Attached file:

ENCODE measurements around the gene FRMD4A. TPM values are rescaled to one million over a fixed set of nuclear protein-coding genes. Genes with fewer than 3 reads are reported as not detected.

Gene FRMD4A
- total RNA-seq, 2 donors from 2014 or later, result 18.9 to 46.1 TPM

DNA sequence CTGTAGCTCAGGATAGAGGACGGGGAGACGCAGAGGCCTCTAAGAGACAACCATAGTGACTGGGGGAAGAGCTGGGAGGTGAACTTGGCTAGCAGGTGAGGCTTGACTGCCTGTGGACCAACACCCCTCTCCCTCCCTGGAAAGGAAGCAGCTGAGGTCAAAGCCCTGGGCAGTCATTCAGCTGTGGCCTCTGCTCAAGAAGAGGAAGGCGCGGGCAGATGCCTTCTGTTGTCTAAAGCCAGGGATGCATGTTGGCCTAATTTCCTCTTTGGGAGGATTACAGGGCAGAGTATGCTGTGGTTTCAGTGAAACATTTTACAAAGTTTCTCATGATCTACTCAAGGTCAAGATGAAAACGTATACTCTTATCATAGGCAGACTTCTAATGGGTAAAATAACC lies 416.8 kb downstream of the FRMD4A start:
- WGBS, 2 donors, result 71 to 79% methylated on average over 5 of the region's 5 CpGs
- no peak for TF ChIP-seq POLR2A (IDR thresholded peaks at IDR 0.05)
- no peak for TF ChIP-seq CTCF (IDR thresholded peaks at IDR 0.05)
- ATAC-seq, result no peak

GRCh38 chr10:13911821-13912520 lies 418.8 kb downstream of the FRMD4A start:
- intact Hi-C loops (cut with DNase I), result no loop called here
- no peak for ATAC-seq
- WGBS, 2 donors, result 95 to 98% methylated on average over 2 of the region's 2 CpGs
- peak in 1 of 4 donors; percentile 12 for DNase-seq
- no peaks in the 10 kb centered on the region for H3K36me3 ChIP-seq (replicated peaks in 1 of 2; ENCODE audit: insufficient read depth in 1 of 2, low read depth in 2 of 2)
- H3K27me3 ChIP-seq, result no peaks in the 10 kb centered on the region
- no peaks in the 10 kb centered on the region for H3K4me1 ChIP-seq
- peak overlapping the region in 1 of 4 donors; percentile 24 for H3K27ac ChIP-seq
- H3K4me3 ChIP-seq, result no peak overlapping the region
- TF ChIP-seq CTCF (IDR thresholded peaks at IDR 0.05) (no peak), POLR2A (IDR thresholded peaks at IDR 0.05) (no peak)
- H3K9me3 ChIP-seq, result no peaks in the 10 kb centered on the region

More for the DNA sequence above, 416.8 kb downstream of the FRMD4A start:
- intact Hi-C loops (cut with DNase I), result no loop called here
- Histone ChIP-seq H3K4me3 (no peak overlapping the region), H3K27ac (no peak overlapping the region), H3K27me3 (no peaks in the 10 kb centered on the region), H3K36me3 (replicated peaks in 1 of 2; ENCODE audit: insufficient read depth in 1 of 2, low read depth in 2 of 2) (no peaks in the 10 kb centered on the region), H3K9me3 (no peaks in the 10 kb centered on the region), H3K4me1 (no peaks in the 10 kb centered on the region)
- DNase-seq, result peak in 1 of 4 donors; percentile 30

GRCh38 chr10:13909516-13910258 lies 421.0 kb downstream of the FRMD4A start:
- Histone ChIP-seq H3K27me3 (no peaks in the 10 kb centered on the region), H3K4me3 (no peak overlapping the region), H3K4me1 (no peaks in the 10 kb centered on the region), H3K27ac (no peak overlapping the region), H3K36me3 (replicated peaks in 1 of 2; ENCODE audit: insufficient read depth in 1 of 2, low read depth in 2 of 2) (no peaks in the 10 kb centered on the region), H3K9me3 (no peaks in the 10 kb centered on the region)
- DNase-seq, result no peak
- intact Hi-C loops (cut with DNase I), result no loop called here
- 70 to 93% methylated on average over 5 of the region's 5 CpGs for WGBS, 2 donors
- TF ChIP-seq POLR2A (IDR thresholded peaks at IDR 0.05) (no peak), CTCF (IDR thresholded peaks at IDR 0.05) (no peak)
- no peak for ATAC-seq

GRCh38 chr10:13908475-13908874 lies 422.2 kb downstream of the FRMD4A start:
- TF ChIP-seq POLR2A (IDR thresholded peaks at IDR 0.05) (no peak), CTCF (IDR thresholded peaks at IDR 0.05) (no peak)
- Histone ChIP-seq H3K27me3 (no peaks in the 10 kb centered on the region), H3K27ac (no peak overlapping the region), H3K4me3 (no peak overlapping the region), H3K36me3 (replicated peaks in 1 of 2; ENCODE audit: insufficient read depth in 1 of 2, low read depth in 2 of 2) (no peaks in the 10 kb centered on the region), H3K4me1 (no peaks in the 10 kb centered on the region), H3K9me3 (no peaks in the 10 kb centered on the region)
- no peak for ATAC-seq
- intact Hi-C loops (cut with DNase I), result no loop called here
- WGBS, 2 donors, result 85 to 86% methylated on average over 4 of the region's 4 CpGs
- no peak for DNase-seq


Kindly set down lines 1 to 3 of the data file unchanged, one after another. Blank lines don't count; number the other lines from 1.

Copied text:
ENCODE measurements around the gene FRMD4A. TPM values are rescaled to one million over a fixed set of nuclear protein-coding genes. Genes with fewer than 3 reads are reported as not detected.

Gene FRMD4A
- total RNA-seq, 2 donors from 2014 or later, result 18.9 to 46.1 TPM